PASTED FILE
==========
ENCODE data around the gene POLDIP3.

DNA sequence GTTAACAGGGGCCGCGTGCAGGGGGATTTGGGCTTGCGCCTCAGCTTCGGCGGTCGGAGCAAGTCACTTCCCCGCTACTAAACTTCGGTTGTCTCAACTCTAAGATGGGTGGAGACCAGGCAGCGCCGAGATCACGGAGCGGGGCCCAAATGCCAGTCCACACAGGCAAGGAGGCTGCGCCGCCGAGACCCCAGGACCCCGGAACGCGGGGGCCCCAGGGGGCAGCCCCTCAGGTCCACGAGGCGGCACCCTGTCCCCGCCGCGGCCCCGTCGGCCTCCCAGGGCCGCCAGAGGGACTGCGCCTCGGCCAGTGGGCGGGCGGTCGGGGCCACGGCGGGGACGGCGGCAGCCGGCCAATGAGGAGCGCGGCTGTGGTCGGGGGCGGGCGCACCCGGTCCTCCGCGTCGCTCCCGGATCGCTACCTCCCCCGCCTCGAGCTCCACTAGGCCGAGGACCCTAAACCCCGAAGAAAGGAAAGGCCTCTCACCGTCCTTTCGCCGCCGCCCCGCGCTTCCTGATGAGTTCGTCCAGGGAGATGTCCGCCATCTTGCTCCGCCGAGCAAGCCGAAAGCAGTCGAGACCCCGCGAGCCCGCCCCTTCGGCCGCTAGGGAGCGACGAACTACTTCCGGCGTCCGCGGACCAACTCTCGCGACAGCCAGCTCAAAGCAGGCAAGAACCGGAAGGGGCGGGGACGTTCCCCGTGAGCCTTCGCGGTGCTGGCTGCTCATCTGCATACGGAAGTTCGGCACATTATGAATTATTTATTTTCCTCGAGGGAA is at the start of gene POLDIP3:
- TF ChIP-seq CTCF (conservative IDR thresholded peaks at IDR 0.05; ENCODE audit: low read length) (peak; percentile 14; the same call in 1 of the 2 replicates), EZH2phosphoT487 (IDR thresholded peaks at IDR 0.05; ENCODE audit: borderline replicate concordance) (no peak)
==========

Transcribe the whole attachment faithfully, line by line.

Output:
ENCODE data around the gene POLDIP3.

DNA sequence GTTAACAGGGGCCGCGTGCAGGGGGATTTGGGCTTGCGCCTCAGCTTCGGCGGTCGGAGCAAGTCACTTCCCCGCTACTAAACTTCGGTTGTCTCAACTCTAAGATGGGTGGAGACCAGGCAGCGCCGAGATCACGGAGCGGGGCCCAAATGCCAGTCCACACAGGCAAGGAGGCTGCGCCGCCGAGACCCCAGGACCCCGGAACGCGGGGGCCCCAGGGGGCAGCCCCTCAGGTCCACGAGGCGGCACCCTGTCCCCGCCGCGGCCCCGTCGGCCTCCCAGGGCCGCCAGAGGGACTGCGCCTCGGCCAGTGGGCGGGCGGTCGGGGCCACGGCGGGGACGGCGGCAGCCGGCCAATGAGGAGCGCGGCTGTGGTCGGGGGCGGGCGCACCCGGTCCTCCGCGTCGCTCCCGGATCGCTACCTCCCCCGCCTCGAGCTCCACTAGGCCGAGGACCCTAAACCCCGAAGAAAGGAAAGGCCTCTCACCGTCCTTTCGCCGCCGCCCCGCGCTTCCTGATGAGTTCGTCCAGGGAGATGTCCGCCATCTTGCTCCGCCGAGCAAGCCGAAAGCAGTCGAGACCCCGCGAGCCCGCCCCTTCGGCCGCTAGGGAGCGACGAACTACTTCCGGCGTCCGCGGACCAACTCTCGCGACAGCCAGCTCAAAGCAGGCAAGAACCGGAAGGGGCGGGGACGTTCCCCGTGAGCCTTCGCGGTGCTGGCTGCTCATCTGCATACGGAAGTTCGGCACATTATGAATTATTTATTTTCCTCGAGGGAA is at the start of gene POLDIP3:
- TF ChIP-seq CTCF (conservative IDR thresholded peaks at IDR 0.05; ENCODE audit: low read length) (peak; percentile 14; the same call in 1 of the 2 replicates), EZH2phosphoT487 (IDR thresholded peaks at IDR 0.05; ENCODE audit: borderline replicate concordance) (no peak)